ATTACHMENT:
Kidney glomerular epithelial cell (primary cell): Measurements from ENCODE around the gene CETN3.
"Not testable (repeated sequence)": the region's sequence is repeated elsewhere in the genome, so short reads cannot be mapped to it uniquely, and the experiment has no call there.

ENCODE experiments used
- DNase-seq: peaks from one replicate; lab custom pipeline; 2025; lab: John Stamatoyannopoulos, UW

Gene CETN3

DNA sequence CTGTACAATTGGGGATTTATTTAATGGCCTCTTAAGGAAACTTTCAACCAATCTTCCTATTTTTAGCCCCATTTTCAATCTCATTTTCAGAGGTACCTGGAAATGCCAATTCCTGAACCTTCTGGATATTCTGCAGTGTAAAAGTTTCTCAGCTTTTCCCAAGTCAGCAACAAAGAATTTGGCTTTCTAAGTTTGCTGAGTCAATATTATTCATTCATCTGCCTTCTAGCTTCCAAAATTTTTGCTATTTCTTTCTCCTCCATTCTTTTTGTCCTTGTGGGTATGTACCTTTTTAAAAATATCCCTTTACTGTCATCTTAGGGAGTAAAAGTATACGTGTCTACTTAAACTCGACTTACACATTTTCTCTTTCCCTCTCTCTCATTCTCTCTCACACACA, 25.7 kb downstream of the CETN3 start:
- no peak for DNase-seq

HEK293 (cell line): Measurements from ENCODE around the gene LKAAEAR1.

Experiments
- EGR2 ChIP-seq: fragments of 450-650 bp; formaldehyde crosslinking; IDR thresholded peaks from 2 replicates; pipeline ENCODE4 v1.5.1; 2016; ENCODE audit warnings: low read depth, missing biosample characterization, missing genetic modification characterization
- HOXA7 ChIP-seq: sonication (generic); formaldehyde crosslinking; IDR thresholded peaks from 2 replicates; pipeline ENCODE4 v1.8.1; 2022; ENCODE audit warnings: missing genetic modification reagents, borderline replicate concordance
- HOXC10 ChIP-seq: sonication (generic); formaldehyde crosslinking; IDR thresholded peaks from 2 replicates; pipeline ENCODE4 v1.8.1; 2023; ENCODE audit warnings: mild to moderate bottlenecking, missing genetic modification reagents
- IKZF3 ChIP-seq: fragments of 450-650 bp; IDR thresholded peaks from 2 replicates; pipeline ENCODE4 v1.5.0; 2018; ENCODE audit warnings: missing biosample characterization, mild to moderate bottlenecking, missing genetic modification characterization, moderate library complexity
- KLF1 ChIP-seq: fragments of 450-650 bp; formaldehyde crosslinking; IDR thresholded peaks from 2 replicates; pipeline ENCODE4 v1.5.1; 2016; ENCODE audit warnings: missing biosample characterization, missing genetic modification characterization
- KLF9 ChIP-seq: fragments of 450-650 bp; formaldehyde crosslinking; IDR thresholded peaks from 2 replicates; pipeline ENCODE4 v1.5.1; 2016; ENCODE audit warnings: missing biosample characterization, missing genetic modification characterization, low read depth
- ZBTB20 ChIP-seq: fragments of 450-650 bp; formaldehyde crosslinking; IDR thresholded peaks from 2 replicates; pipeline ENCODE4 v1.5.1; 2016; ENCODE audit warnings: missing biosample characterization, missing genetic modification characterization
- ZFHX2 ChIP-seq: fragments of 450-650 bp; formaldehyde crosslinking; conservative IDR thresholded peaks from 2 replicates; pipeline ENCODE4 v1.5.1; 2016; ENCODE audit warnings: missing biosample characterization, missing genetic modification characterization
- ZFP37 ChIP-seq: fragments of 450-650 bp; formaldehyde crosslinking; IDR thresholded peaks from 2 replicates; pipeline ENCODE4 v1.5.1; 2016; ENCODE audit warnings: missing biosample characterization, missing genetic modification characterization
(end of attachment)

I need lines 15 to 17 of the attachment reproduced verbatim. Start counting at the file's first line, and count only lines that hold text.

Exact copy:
- KLF9 ChIP-seq: fragments of 450-650 bp; formaldehyde crosslinking; IDR thresholded peaks from 2 replicates; pipeline ENCODE4 v1.5.1; 2016; ENCODE audit warnings: missing biosample characterization, missing genetic modification characterization, low read depth
- ZBTB20 ChIP-seq: fragments of 450-650 bp; formaldehyde crosslinking; IDR thresholded peaks from 2 replicates; pipeline ENCODE4 v1.5.1; 2016; ENCODE audit warnings: missing biosample characterization, missing genetic modification characterization
- ZFHX2 ChIP-seq: fragments of 450-650 bp; formaldehyde crosslinking; conservative IDR thresholded peaks from 2 replicates; pipeline ENCODE4 v1.5.1; 2016; ENCODE audit warnings: missing biosample characterization, missing genetic modification characterization